Thank you for the cute picture of Rosie. You are right, this behavior cannot continue. Perhaps go on a Border Collie forum online and ask for recommendations first-hand. As well, training her not to nip at all is an option. The Obedience Refresher Method and the Channel Aggression Method are two excellent options. Ideally, you will give the command to stop before she has the chance to injure anyone and that is where reinforcing her knowledge comes in. As well, distracting her to an activity that is more fun (and more rewarding) should prove to be an attractive option for Rosie. Kids move fast, make quick movements and can be noisy. Rosie wants to join in on the fun but you will have to keep a strict eye on her until she stops the behavior. Good luck!
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Our male Australian Sheppard used to go to the dog park/bar and run around with other dogs and play just fine. About a month ago we took him to the dog bar near us and he would get snappy with a couple of the other dogs there when they wouldn’t leave him alone. Today, we went back and noticed that he chases, barks at, and nips at other dogs when they’re playing. Is there a way to fix this behavior? It’s like he changed all of a sudden and doesn’t behave the way he used to. Please let me know if I need to clarify anything.
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We have welcomed our beautiful pup into our home, and he is great. Very intelligent, friendly and sociable. He has already grasped sit, lie down and stay, all in his first week with us.
He is obviously in the very nippy puppy stage, which we understand is normal puppy behaviour, and will go on for some time.
The main issue is that he constantly runs at our heels and tries to nip them whenever we walk a few steps. We use toys to divert his attention, which usually works, and we stop walking in our tracks if he starts nipping, this sometimes works. If he continues to nip we try the yelping method to let him know that he has hurt us in the process of nipping, this worked in the beginning but now he is not responding to the yelping at all. If all of that fails and he is overexcited and continuing to nip, we put him in his pen to calm down.
In the last 2 days, as he has become more confident in the household, I have noticed that he is constantly trying to herd me every time we are in the garden. He is already doing the stare down and crouch, and then he runs at me, going for my legs or feet - again I don't move from my spot, although sometimes I turn my back on him and ignore him - sometimes I slowly lift my foot away as the nipping is quite sore - he drew blood this morning when he got my leg!
I think some of his behaviour is general puppy behaviour, but I am already seeing a very strong desire to herd.
Although he is a mixed breed, and his father is a Springer Spaniel, I am seeing more Border Collie traits in him - his mother is a Border Collie working dog on a farm.
I should mention also that he is with us all day, engaging in play, naps, training. We can't take him out for walks yet, as his second vaccine is in 3 weeks time, and he is not allowed out apart from the garden until then - which is a real shame, because he has lots of energy to burn!!
Does his behaviour indicate that he has a particularly strong instinct to herd as he is starting so early? Also, as much as possible we want to nip this in the bud early on. Please advise on effective training strategies we could try to direct our pup onto activities other than herding.
Thank you very much for your help!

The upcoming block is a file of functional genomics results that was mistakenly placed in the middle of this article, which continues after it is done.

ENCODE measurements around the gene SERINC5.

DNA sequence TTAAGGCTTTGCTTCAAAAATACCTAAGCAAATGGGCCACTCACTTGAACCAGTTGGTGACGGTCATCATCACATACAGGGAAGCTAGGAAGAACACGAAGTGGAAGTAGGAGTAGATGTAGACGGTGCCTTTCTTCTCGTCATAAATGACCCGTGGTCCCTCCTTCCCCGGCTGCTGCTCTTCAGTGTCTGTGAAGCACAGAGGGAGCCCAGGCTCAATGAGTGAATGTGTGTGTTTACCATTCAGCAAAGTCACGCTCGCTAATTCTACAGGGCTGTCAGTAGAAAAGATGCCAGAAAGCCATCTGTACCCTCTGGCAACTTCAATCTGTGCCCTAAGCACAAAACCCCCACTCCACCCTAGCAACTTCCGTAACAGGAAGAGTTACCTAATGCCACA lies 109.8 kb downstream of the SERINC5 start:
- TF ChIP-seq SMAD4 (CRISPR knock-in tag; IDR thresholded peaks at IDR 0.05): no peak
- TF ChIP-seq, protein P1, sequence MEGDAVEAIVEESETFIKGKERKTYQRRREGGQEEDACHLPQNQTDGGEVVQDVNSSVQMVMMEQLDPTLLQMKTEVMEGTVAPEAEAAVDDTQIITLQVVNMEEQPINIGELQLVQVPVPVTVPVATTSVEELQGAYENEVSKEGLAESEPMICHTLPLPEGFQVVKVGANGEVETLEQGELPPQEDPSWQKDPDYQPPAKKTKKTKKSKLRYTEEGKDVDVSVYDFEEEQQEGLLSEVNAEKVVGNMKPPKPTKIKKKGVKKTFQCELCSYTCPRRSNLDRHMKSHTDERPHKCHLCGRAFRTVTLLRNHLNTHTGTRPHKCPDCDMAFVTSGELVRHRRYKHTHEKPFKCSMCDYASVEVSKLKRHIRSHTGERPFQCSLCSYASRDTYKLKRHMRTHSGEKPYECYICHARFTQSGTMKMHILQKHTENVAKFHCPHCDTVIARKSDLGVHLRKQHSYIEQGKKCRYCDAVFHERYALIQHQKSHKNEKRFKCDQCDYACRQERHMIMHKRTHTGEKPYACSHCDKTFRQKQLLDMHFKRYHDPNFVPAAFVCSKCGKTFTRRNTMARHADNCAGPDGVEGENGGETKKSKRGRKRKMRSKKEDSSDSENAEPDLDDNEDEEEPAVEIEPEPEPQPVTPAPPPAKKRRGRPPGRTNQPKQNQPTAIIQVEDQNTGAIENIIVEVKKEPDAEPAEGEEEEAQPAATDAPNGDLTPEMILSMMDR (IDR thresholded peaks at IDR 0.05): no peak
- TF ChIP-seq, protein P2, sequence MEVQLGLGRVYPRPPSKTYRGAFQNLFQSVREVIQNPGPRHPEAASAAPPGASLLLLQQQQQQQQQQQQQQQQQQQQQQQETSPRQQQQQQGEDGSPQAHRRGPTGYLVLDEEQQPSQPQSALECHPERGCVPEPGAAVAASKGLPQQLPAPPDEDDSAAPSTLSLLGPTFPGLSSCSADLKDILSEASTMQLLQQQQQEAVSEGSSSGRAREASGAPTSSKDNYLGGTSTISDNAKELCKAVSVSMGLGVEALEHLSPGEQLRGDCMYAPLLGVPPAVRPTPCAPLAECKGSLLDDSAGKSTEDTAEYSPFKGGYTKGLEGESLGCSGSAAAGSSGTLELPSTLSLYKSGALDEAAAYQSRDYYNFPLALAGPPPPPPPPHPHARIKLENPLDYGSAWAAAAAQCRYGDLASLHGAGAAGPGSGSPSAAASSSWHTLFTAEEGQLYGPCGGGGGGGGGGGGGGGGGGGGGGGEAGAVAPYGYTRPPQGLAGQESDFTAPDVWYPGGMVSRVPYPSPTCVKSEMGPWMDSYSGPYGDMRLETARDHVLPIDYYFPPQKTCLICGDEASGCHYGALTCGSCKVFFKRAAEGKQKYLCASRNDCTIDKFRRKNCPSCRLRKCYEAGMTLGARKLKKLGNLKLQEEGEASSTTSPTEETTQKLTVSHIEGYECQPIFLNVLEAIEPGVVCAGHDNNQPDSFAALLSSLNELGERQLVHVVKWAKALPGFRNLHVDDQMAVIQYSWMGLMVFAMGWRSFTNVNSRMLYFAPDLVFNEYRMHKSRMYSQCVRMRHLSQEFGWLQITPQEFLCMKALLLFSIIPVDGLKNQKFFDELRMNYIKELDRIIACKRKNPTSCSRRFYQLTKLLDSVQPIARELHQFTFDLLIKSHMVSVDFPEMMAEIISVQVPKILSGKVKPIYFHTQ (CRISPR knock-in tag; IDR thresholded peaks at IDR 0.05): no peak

Hi there! It sounds like you are off to a great start. Continue doing what you are doing already. I am going to provide some more tips. And hopefully with everything together, you can slowly wean him off of this behavior. Because this behavior is instinctual, it will take some time. So be prepared to work on this until about 4-5 months of age. The first two parts of what I am sending you is probably a little remedial, so just read past it. I like to send all of the info though because maybe it contains something you haven't addressed yet. Until your dog learns not to herd in inappropriate situations, don’t encourage the behavior by placing your dog in the very situation that draws out the herding instinct (unless you are actively working with your dog). If it is a person that is being herded by your dog, that person should not react to the dog by yelling and running away as this will only encourage the dog to partake in this very fun event. Work on your dog’s attention skills. This ultimately means your dog will be responsive to you, regardless of what may appear to be more exciting. An attentive dog will understand that he needs to look at you, listen to what you say, and follow your direction in a timely manner – YOU become his main focus. You can’t teach a dog anything if he will not look at you! Get your dog started by dropping a treat on the floor and letting him eat it. He will probably look up at you because he wants more (if he doesn’t right away, that’s fine, just wait until he does). When he does, praise him and drop another treat. Continue doing this each time he looks at you. Gradually increase the required amount of time your dog must look at you before he will be rewarded with a treat. Be sure to only reward when he is calm, and looking at you (not at the treat). You will want to move the treat away from your face to ensure your dog learns that it is YOU that he needs to focus on, not the treat. You can also add a command, such as your dog’s name and “look”, so that your dog understands that this command means to look at you. Work on this for a few minutes daily (not longer than 3-4 minutes or your dog will get bored and lose interest). You will eventually want to expose your dog to situations where there are distractions. For example, you can let you dog see you toss an object far away, and then use the command of your dog’s name and “look”. Praise and treat your dog when he looks at you. You may need to start this activity out using a leash. ALWAYS praise your dog when he naturally looks at you (without any type of command) as this shows he is mastering his attentiveness skill! Teach your dog self-control. This means practicing patience, working on impulse control, and staying focused instead of frenzied, or hyper. Herding dogs love to chase things that move, so a great example of a self-control game would be throwing a ball or Frisbee, but prior to throwing it have your dog be calm, and then wait for a cue from you before being allowed to chase it. You will need a leash in the beginning to ensure your dog doesn’t run off before allowed. Work on recall. This means teaching your dog the “come!” command. This will ensure that in the event your dog inappropriately herds, you can use the “come!” command to call your dog off. As luck would have it, herding breeds tend to want to stay close by their humans so teaching recall can oftentimes be a breeze. Every dog is different though, and there are exceptions, so be patient if your dog isn’t a natural at this. Also, recall can be a lot tougher where distractions exist (e.g. moving objects/people). Ideally you want to use “come!” as your command, and you want it to be interchangeable with words like “wonderful!” and “fun!” In other words, you want your dog to associate the command with “good” things. If you are currently, or have in the past, used the “come!” command where it was related to anything negative, then you will need to use a different command. Place your dog on a leash and start walking with him by your side. now start to run, and say, “come!” But don’t yell or sound harsh, you must sound cheerful so that you don’t taint the word and have your dog relate it to any negativity what-so-ever. Stop running and immediately give your dog his favorite treat. Or, you can use a favorite toy, and stop to play for a moment. The idea is to associate the word “come!” with wonderful things. Practice the above step for a few days, and then change things up by letting your dog be several feet away from you (but still on a leash) and say, “come!”, and run away. Your dog should run after you whereby you can then stop and drop a few of your dog’s very favorite treats on the ground. While your dog is eating the treats walk to the end of the leash, and repeat the process. You are associating, “come!” with a wonderful, fun time! Remember, you can also use a favorite toy as the reward, but it’s best to use whatever your dog loves most of all. This should be practiced daily for a few weeks. When your dog masters the above step, start using the, “come!” command off-leash. This can be done indoors or outdoors, but don’t set your dog up for failure by calling him when you think he may not listen (when there are too many distractions). If he doesn’t listen once, he’s bound to learn that he only needs to listen when he feels like it. Remember to still run, to make it fun, and reward with only the best of treats. If he doesn’t come to you when called, get his attention by calling his name and using the, “look” command. Once you have his attention, you can proceed with the “come!” command. Ideally, you want to work up to off-leash recalls at longer distances, provided you have a safe place where your dog can be off-leash. Also, when your dog gets really good at the, “come!” command you should add the, “sit!” command once he reaches you. This will ensure that he doesn’t grab his treat and run. You want him to come, look at you attentively, and do a well-mannered sit. Avoid any rough collar-grabbing when your dog reaches you as this will certainly put you back to square one. While you are still practicing, you will want to do a mix of sometimes gently grabbing your dog’s collar, and sometimes not, since attaching a leash to your dog’s collar may at times be the point of calling him. But, always keep it cheerful, and when in the practicing phase NEVER stop rewarding your dog for a job well done. If you work with your dog consistently, always being sure to praise and reward, then eventually the behaviors you teach will become a strong default behavior in all situations. That being said, when your dog is herding inappropriately, you will be able to call your dog away, and he will listen because he will possess the skills of being attentive to you, showing self-control, and coming when called. You may be saying to yourself that the above steps are difficult, and will take a long time to achieve, and you’re probably looking for quick results. But, work on these skills every day, being patient and persistent, and I guarantee you’ll be able to better direct your dog in stopping the inappropriate herding. Remember, being consistent in training is where most people fail. Don’t let all your hard work fall by the wayside! Once you have these basic skills down things will be so much easier! Dog trainers offer classes in these areas that can kick start your training should you find you need some help getting started. I already mentioned that herding dogs need an outlet that caters to what they do naturally (herd), and to work off their high energy. The below activities are sports in which herding dogs excel, and in some form closely resemble herding itself. Treibball (also known as push ball, or drive ball) – This game originated in Europe and is played with large inflatable exercise or yoga balls. The object of the game is for your dog to gather and move the “flock” of balls into a large soccer-like net. This is similar to herding livestock, where you and your dog form a partnership and you take an active part in instructing your dog. Look for Treibball in your area. If you can’t find anywhere that offers it, I would suggest watching a how-to video, so you can teach your dog to play on your own. Even if you were to use less than the required amount of balls, or didn’t have the awesomeness of a large net, you could improvise with just one or two balls and an area in which your dog would be expected to push the ball/s. Herding dogs are naturals when it comes to agility courses. You may be able to find a center in, or near, the town you live that offers dog agility, which means agility equipment would be readily available. If you prefer doing agility at home, you can either purchase agility equipment, or create your own agility course using things you have around the house. Your dog won’t need anything fancy he will have fun either way! Some of the most common agility activities include jumping over hurdles (use a broomstick, or hula-hoop), weave poles (use cones, or tall laundry baskets set up in a row), and tunnels (use a child’s play tunnel, or two chairs facing each other with a blanket tossed over the seats to climb under), you get the idea, anything you think up will do. If your dog gets good at this, some cities offer organized “disc dog” competitions. A disc that is made specifically for dogs is best as they are flexible and can stand up to sharp teeth. Start out throwing the disc low and at your dog’s level. You can gradually start to throw the disc higher, and further, as your dog improves. It will take practice for your dog to become good at this sport. Three rules: 1) Don’t allow your dog to jump on you in a frenzy while waiting for you to throw the disc; make sure he shows self-control by waiting patiently. 2) Praise your dog when he runs to chase the disc. 3) Make sure you teach your dog to return the disc to you; don’t let him run off with it. Upon return of the disc offer praise, and treats if you feel it’s necessary in order for him to learn that returning it is “good”. Remember, although the above activities are great for herding breeds, really any kind of exercise, or mental stimulation is good for your dog. Some great ways to exercise high energy breeds are long walks/runs, letting your dog run off-leash (if possible, and safe), bike riding, and swimming. If you find that walking your dog doesn’t seem to ward off all that high energy, and you’re not a runner, many dog walking companies now offer running with your dog, not just walking. For a little extra mental stimulation, when you go somewhere, consider taking your dog along with you, once he has his vaccines finished of course. But this will provide more mental stimulation.